HVAC Service Company Not Obligated To Ensure Proper System Operation In Case Of Fire.
NY Schools Insurance Reciprocal v. Honeywell, 867 NY Supp. 2d 456
This is a subrogation case in which a school district's property insurance company sought to recover $13 million from Honeywell. The insurance company alleged that smoke was mistakenly circulated throughout the building during a fire due to Honeywell's failure to evaluate and upgrade the HVAC system.
Honeywell moved to have the case dismissed based on the plain language in its contract. The trial court granted Honeywell's motion, which was affirmed on appeal.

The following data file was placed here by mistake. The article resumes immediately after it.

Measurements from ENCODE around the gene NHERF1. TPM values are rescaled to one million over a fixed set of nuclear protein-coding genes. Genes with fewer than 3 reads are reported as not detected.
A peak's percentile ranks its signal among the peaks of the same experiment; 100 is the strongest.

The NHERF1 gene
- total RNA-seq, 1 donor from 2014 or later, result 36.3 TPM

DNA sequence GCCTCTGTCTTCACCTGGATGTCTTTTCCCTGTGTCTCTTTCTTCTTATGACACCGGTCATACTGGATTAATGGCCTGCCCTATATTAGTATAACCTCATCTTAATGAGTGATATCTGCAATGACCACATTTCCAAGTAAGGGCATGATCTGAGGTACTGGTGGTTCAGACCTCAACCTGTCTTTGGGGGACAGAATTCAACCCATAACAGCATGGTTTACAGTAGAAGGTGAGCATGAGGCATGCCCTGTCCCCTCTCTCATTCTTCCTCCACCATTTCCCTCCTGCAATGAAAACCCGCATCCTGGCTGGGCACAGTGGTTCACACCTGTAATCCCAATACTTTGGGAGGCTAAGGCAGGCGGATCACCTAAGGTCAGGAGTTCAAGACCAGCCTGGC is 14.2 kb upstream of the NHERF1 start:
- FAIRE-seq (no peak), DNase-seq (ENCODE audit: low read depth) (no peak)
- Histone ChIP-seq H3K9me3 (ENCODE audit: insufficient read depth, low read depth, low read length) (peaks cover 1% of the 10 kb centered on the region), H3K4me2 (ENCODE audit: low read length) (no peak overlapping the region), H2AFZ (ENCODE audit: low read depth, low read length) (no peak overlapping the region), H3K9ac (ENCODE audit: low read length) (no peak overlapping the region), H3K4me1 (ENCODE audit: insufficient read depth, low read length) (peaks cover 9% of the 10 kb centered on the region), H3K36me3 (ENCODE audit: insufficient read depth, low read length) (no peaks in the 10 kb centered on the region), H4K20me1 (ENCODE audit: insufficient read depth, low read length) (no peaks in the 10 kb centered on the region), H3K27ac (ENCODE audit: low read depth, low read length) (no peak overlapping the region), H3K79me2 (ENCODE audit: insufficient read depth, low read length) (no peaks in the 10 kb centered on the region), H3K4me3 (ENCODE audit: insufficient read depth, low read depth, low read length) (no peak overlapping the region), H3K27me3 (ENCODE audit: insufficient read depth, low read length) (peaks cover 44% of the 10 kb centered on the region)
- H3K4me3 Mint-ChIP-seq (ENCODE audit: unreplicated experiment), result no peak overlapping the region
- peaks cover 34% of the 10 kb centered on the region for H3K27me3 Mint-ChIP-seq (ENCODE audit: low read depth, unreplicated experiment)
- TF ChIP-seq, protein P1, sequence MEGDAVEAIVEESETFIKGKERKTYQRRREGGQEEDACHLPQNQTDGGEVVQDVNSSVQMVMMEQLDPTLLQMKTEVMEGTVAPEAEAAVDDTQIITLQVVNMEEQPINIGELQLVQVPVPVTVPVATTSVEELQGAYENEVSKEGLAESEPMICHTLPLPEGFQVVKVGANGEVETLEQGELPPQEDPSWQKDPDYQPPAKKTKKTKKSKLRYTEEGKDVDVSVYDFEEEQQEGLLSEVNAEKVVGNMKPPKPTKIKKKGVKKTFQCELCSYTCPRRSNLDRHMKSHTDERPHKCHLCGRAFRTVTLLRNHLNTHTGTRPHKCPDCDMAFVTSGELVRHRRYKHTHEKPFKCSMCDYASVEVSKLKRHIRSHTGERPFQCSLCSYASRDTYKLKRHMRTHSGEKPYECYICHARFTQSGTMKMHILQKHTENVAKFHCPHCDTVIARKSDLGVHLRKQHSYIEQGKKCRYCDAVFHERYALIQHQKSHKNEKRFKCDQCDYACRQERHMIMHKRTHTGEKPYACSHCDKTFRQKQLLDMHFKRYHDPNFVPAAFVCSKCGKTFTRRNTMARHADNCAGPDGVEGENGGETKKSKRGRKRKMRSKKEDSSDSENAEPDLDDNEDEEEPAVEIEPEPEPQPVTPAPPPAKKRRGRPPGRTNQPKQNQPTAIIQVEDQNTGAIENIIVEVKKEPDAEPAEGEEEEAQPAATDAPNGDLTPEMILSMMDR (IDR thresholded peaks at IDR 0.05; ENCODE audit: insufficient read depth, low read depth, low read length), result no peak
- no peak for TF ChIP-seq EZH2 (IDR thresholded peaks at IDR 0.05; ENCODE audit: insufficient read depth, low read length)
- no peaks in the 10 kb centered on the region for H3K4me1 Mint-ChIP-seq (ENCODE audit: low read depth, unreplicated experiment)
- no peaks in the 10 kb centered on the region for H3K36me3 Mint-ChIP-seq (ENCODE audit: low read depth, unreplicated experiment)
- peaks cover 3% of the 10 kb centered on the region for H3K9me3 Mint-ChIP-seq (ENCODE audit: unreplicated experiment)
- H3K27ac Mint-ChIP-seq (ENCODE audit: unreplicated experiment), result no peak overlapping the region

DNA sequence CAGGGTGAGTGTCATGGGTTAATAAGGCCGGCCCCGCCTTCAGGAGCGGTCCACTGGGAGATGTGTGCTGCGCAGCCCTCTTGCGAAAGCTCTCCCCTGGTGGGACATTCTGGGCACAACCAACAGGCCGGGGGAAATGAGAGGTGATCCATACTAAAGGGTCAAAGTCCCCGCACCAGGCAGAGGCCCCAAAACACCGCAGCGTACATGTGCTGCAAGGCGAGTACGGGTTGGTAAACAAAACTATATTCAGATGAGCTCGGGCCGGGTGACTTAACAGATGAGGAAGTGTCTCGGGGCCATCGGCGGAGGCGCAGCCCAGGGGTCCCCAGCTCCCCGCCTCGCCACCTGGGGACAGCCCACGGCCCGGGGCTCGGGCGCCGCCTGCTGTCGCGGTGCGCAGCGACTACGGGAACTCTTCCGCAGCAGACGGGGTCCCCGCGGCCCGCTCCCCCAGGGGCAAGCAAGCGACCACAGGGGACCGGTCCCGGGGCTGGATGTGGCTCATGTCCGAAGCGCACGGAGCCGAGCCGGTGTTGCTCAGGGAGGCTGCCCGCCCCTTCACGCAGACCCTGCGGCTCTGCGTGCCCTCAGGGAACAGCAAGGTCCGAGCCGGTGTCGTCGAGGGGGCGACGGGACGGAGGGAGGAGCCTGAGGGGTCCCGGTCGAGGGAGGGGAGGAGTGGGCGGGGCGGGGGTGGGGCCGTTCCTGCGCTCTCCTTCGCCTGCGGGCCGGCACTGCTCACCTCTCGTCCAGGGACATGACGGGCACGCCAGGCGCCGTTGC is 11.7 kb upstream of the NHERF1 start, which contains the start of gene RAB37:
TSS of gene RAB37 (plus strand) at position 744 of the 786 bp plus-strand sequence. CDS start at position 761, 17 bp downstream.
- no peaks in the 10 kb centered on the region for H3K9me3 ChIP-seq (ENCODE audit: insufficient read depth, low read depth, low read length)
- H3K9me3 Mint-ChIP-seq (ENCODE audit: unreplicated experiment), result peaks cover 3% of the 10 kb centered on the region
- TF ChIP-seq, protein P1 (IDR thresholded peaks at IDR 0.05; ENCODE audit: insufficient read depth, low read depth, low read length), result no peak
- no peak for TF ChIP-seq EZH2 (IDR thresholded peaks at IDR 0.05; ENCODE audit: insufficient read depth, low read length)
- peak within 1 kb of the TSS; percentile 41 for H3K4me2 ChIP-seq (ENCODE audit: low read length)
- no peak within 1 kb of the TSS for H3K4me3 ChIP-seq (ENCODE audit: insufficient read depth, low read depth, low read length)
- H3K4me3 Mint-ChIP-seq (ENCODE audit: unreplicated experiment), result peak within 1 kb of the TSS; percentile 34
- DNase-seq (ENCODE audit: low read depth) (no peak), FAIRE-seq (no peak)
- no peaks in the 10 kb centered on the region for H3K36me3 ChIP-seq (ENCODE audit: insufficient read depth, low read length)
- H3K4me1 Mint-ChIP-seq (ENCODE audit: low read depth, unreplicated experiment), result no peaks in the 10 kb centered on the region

The court held that per the contract, Honeywell was only required to perform maintenance and inspection neither of which had anything to do with the fire alarm system. Nor did the contract require Honeywell to check how the HVAC system would work in the event of a fire.
The court also referred to the specific provision in the contract which stated:
Honeywell shall not be obligated to provide replacement equipment, components and/or parts that represent a significant betterment or capital improvement to customer's system.
Based on these provisions in the contract Honeywell was able to have the suit against it dismissed at the very beginning of the litigation.
The moral: For those doubters among us, contract language does matter and courts will enforce contracts if clearly written.